Since we got quite hungry, we decided to extend our stay and enjoy the view even more, as we’ve set in fancy “Musashi 634” restaurant.


Lunch was extremely nice, and even though we expected it to be very pricey it was not. We had three course meal and a pint of beer on the “top of the world”.

Starters were weirdly cool. We first had some weird soup served in a small glass, with smoked squid and vegetables tasting quite smokey. Then we had three light bite starters, tuna, sea urchin and some other fish sashimi, foie gras with some balsamic glaze on top and silver like pearls, and a shrimp in onion and salsa rose dip.


Main courses were also cool, Dina had sea bass fillet on the champagne foam and covered with herbs, while I opted for guinea fowl with fancy vegetables in saffron sauce.

We took lighter desserts, so I got a fancy fruit salad in cream and golden leaf on top. πŸ™‚

And just to stay a couple more minutes longer I had a coffee too. πŸ™‚

All that? Well, let’s say that such menu in a similar place in Dublin (not the view, but place with similar kind of service) cost us more here in Dublin.


We walked a while around Sumida area and then took a metro to Asakusa. Asakusa is a district in Tokyo known as the oldest Geisha district, oldest entertainment district, and area where the most important and well known Buddhist temple is located – Senso Ji temple.


The original temple that was built in 645 CE was ruined during WW2 bombings, but was rebuilt as a symbol of re-birth and peace.


We explored Asakusa area for a while and then, even exhausted and dead tired with almost 48 hours without sleep, we decided to go and see something else since it’s just 6:00PM.


We checked the map where Shibamata was printed in red. (Tokyo map has red labels for important touristy districts) Well, why not, let’s head to Shibamata.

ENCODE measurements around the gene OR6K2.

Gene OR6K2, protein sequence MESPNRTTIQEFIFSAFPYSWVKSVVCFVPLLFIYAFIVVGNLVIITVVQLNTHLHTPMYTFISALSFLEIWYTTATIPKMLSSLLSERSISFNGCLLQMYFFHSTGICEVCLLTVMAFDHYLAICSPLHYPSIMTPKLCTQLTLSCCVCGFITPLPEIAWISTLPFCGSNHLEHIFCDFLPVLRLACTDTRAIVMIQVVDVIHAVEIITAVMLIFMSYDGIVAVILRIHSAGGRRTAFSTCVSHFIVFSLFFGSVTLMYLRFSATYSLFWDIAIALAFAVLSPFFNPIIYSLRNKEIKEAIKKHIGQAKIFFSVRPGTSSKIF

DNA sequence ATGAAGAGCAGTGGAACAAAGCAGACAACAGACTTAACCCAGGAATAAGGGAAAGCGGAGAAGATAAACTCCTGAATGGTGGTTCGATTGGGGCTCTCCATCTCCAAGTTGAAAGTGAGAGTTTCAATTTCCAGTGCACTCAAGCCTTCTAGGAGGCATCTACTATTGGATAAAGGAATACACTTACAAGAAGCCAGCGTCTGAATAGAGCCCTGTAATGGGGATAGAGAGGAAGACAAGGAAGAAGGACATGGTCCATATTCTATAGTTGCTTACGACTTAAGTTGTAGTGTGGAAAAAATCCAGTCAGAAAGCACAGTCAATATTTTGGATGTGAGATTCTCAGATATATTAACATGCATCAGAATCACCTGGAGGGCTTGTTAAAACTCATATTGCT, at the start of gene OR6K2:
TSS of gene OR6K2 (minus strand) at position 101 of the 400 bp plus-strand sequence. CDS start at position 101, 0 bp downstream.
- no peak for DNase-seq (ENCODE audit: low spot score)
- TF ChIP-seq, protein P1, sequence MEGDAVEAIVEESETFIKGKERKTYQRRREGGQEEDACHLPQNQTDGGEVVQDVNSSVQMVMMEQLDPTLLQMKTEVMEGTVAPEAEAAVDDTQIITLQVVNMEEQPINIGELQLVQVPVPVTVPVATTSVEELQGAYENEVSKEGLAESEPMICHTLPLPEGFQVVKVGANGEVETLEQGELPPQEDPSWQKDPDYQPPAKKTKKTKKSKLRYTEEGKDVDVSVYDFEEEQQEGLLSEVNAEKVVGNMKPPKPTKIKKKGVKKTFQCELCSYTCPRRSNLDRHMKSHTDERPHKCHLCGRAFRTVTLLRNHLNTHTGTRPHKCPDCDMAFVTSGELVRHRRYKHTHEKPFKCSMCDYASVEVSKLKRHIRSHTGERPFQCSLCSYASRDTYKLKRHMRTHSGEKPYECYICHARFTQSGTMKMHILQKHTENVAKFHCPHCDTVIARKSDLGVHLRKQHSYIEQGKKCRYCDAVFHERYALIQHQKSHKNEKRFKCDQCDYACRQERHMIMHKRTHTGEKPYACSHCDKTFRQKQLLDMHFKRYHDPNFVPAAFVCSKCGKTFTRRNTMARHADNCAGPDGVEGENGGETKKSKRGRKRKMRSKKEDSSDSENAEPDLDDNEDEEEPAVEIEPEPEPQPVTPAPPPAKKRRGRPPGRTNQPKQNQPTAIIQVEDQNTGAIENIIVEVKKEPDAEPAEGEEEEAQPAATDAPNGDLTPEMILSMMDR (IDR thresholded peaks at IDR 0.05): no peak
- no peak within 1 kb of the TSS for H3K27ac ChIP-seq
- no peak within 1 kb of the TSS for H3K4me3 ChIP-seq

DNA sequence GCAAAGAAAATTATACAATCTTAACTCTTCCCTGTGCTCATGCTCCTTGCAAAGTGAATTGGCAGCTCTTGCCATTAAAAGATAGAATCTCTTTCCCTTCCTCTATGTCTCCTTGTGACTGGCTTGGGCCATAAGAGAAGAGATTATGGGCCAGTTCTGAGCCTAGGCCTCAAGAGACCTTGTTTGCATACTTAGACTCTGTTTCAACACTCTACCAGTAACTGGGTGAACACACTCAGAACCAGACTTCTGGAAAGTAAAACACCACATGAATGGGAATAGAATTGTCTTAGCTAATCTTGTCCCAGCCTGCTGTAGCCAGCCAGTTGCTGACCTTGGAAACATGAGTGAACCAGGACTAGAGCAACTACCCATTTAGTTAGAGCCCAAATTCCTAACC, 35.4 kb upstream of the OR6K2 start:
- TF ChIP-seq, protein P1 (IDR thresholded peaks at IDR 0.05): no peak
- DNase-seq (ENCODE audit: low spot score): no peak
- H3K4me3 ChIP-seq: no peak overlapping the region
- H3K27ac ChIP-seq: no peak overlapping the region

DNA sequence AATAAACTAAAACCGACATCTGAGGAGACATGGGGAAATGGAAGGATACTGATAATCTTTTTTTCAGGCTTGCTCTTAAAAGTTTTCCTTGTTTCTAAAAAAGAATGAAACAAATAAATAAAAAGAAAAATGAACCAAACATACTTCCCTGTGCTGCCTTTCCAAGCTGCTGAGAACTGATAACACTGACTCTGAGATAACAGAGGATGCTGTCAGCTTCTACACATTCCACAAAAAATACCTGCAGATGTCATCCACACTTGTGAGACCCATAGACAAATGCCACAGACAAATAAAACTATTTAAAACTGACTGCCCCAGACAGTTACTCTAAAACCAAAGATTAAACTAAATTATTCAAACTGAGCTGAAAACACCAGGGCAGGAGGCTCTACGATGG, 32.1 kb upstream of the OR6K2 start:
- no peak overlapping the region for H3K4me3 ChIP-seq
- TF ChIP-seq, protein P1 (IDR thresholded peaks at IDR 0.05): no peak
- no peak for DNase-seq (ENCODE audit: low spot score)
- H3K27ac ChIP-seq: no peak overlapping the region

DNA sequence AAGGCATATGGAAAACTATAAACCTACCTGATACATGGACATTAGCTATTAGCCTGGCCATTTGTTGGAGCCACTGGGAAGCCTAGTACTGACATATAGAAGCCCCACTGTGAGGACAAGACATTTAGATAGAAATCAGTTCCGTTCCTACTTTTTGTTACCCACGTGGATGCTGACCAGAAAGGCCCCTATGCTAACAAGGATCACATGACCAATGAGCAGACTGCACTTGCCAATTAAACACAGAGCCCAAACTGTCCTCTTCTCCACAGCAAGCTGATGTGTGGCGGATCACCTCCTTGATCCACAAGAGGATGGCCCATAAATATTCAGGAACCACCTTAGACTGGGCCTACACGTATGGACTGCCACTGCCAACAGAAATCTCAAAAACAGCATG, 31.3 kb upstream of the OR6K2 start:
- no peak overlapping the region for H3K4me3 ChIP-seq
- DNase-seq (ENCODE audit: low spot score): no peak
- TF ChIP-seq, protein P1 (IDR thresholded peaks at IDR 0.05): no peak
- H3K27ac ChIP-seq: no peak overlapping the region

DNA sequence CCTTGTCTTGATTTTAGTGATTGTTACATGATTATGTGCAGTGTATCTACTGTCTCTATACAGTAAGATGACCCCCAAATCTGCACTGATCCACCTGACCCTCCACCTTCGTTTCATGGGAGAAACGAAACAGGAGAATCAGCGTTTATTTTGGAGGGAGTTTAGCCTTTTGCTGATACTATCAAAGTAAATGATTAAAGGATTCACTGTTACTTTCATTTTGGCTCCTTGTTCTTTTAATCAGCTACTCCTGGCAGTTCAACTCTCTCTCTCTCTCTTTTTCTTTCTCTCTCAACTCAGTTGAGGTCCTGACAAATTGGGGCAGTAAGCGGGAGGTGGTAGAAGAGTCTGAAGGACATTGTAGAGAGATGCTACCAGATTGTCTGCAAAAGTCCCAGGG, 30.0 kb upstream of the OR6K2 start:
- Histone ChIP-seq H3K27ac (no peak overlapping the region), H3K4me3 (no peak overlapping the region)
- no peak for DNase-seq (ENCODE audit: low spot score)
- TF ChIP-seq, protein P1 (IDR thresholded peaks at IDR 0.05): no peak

Even though Tokyo is well connected, getting to Shibamata took some time, besides we managed to exit on a wrong station and in the end we arrived there too late. Majority of places were closed including Taishakuten Temple. We only managed to see the yard in front.

Since it was getting dark and there was not much to do here, we decided to sit here in a typical Japanese restaurant and have a dinner. That area is known for fish restaurants so we decided to have some Unagi (Eel). Actually, I had a soup made of eel liver and a dish with loaches. I was not really sure what loach is but I just figured out next morning that I ate a pond fish. πŸ™‚ It’s kinda similar to a baby eel, so it was not bad at all.


Tsukiji Market

After a good long sleep that night we headed towards Tsukiji where we planned to eat our first sushi on the well known Tsukiji fish market.


It’s Japanese most well known market and world’s largest whole sale fish market. The whole area is surrounded with small streets in which people can buy different fish products and fish related products. Such as wasabi grinder that is made of shark’s skin, or very sharp knifes to slice sashimi. And if you are coming from Europe it is quite an interesting place to be.

Snacks made of algae, dried squids and octopodes, shrimps in all sizes starting as micro to those macro ones.

We skipped a couple of places in order to find sushi and then we stopped to check the menu on one of the barracks there. An old lady speaking only Japanese invited us in. Dina asked for sushi and response was “no” sushi only sashimi. Dina said “Ah, no I want sushi” and old lady quickly explained here that she will get a bowl of rice, fresh fish and if she really wants it in sushi form she can use two fingers and create sushi on her own. πŸ™‚

Well, we could not say no to such invitation. πŸ™‚